I got this comment from Stace:
I’m grateful to you for giving me the term ‘Minority Feisty’, because indeed, there is a girl character (a nerdy, excluded type with a monobrow who plays the witch in a play) in Paranormal who has very few lines, but one of those lines is a feminist piece about the mistreatment of witches throughout history, or something similar.
Plotwise, it’s up to Norman to save the world (or community, at least) from a witch. Which he does.
I haven’t seen “ParaNorman” but from Stace’s description, the female character is classic Minority Feisty. As with Colette in “Ratatouille,” she delivers a feminist line or two. Her place in the narrative allows parents to breathe a sigh of relief and think: OK, this movie is about a boy, there are more males than females in it, but it’s still feminist.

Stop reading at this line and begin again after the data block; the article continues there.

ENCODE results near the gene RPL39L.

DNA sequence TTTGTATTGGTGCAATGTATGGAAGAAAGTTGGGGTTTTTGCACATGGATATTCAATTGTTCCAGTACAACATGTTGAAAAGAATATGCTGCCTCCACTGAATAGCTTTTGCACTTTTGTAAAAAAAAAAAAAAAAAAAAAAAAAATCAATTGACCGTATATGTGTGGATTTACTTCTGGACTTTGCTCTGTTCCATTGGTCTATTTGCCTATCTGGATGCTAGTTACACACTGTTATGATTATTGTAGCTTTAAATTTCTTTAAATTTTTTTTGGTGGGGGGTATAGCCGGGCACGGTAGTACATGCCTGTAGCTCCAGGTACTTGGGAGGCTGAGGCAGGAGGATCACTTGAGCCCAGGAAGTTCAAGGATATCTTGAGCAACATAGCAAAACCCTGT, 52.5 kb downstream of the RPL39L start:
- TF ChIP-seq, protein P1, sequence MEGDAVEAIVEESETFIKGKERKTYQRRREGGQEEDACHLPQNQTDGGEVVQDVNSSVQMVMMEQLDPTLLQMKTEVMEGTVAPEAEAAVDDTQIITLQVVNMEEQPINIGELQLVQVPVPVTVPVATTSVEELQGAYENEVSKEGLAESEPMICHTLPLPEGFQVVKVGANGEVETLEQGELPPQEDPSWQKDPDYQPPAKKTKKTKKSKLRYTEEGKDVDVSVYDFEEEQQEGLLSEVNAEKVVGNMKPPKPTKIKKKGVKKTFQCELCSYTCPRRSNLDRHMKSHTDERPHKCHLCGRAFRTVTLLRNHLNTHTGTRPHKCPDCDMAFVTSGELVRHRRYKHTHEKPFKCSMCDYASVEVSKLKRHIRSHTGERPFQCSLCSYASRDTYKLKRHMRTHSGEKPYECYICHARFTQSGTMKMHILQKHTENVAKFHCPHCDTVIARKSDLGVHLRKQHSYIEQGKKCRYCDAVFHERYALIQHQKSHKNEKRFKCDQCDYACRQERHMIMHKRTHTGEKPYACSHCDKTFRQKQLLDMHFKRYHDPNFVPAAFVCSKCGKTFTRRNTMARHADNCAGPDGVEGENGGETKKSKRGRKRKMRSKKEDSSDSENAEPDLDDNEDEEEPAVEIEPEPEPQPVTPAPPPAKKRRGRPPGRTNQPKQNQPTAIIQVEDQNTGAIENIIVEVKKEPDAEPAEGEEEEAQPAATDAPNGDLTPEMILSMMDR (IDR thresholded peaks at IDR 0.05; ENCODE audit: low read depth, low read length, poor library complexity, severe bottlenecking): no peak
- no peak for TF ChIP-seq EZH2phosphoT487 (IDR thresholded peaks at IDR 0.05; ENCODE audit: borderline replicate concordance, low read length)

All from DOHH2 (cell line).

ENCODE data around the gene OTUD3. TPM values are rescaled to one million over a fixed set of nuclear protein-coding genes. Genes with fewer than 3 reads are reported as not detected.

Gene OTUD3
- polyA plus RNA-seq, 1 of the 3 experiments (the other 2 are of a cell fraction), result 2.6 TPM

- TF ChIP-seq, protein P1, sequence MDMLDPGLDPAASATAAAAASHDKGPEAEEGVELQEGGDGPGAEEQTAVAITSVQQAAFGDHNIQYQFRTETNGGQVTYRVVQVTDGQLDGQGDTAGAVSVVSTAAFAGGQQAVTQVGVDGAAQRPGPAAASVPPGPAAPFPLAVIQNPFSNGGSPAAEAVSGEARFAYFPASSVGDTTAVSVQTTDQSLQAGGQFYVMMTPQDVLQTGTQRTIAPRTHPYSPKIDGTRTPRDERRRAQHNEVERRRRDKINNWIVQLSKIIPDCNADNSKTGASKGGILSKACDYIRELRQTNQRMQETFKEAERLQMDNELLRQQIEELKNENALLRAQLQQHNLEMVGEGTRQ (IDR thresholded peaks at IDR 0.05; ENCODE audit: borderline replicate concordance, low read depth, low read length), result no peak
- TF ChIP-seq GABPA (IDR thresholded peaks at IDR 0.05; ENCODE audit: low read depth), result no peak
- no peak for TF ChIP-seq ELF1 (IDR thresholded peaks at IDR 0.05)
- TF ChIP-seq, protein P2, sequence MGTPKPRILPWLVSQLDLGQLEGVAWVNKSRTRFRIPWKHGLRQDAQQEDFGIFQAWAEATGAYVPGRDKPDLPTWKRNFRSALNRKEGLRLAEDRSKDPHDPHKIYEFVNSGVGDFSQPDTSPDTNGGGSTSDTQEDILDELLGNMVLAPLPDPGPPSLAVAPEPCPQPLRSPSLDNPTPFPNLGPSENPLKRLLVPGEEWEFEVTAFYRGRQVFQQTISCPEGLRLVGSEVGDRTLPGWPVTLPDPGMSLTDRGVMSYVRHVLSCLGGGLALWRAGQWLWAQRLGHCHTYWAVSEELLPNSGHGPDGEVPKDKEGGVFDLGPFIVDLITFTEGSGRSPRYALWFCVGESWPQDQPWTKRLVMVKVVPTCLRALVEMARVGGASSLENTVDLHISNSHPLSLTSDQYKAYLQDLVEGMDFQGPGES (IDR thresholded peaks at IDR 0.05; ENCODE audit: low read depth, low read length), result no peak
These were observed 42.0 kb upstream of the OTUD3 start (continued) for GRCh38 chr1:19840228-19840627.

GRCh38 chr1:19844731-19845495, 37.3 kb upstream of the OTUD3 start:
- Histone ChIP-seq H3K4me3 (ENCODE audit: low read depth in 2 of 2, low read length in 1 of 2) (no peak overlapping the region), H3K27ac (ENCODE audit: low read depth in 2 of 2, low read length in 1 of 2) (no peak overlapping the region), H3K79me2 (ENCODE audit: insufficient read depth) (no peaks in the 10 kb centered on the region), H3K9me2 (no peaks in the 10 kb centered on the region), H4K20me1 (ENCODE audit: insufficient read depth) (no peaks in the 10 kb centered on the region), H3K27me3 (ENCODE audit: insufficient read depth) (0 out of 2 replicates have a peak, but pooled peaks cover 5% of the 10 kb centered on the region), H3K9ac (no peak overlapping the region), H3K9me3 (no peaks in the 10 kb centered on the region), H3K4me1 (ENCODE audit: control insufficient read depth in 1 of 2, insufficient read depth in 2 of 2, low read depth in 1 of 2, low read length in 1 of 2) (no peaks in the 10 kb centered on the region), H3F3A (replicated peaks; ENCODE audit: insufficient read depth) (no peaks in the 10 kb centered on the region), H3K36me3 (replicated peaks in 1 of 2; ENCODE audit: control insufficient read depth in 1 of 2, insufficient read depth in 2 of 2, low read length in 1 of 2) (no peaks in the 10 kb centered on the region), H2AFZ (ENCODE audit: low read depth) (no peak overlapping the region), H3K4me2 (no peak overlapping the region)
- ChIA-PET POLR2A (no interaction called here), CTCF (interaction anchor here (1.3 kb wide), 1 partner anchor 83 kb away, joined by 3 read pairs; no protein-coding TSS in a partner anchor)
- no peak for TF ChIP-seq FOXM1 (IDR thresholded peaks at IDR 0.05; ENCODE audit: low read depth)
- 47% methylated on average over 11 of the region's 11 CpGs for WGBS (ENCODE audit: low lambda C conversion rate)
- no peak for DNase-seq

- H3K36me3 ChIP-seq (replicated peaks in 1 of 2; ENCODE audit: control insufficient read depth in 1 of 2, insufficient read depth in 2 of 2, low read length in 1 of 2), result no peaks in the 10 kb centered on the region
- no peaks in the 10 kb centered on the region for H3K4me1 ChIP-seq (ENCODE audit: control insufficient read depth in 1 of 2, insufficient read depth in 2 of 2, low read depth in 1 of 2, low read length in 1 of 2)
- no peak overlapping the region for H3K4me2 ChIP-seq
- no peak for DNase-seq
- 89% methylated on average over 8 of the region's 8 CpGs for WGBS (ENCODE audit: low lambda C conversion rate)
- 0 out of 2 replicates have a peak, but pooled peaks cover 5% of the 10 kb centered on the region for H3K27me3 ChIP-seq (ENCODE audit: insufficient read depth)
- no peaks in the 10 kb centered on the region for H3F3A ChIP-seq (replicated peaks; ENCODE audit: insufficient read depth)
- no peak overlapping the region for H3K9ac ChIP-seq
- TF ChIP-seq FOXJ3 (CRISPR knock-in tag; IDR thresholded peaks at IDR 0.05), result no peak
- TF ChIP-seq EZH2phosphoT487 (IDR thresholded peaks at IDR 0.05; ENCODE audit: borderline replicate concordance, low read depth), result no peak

In a fantasy world, an animated movie for little kids, it’s hardly feminist to illustrate sexism. It is far more feminist and inspiring to show kids images and narratives of females being strong and brave, making choices and taking risks. Fore example, it would have been much better for girls– and boys– to see Colette be the star of the movie instead of listening to her recite a monologue on sexism in French kitchens.
And one more thing about the word “feisty” so often used to describe strong female characters in children’s films. “Feisty” doesn’t imply strong, it implies playing at being strong in a cute way. Think about this: Would you call Superman feisty? How would he feel if you did?